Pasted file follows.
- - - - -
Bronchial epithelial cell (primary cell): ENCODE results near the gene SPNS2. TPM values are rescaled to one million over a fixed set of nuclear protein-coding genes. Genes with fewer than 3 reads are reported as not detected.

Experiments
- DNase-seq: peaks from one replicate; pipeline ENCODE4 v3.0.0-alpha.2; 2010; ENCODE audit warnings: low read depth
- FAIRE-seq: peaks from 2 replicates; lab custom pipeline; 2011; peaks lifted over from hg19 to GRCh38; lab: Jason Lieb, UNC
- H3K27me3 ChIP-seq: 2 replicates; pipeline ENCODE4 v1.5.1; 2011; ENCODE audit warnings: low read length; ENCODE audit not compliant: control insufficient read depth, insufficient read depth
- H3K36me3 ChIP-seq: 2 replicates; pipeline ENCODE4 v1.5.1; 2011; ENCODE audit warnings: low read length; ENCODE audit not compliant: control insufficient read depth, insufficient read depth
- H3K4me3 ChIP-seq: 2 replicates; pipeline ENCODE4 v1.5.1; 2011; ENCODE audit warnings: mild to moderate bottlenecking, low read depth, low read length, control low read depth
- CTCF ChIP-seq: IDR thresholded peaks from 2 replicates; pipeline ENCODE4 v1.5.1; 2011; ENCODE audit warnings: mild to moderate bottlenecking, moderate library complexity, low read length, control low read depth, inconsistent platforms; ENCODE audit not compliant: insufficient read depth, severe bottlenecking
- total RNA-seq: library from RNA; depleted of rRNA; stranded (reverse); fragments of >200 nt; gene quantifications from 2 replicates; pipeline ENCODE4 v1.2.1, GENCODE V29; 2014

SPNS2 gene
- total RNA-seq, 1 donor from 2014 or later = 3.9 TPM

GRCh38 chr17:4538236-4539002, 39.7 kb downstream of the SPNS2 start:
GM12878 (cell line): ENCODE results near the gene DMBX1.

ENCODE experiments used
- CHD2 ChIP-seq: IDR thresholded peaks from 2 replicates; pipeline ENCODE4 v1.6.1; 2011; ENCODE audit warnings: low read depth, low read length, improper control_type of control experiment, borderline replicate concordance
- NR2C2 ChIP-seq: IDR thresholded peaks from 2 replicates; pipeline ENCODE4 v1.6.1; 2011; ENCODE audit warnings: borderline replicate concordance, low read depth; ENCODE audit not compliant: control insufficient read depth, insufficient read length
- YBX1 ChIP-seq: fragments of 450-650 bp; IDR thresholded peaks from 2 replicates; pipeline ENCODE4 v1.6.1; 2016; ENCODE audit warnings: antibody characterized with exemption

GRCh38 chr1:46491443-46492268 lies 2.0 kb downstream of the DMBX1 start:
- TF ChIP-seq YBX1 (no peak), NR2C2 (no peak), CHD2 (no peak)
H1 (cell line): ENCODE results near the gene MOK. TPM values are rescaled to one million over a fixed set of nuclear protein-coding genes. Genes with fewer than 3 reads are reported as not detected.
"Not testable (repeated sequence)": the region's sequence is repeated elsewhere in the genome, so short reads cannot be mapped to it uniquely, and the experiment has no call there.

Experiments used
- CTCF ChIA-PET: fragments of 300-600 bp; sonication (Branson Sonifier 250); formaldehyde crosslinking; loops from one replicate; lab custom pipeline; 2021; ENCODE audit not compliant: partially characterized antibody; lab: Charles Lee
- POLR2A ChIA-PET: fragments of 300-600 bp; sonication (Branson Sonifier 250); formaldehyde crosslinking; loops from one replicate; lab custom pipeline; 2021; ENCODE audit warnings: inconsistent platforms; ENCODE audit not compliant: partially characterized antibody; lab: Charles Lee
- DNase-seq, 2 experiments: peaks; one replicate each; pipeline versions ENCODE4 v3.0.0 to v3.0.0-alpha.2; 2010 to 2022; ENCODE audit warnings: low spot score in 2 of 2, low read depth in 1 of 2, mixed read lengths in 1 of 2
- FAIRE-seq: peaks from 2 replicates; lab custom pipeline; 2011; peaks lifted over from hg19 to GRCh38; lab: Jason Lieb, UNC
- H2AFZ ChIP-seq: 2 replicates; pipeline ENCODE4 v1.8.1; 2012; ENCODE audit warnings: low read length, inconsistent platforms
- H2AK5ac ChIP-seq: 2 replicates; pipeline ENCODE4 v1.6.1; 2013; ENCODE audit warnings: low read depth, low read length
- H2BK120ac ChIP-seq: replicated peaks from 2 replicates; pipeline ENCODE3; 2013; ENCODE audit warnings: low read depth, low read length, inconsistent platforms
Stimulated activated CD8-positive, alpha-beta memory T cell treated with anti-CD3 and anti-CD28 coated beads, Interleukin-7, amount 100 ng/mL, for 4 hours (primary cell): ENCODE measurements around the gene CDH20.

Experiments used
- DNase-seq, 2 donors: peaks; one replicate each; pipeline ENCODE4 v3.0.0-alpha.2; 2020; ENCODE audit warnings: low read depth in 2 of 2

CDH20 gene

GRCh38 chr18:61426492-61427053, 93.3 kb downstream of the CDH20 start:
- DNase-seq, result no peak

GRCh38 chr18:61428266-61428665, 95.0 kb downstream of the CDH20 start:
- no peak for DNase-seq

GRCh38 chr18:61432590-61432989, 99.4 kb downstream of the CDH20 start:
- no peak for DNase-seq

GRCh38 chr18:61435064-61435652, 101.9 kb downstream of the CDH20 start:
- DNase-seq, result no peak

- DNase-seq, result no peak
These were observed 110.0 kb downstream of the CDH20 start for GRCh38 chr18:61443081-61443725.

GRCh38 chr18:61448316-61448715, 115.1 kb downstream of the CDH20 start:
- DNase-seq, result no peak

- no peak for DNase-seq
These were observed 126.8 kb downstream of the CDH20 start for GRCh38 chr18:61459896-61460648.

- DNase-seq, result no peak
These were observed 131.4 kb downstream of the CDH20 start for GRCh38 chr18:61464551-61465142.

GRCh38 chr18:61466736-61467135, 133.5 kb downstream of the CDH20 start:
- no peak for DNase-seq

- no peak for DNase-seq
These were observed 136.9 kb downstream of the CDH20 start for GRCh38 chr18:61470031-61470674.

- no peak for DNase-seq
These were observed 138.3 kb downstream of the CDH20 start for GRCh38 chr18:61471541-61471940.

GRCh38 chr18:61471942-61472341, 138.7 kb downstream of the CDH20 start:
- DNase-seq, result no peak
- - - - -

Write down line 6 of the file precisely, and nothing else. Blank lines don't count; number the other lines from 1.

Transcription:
- H3K36me3 ChIP-seq: 2 replicates; pipeline ENCODE4 v1.5.1; 2011; ENCODE audit warnings: low read length; ENCODE audit not compliant: control insufficient read depth, insufficient read depth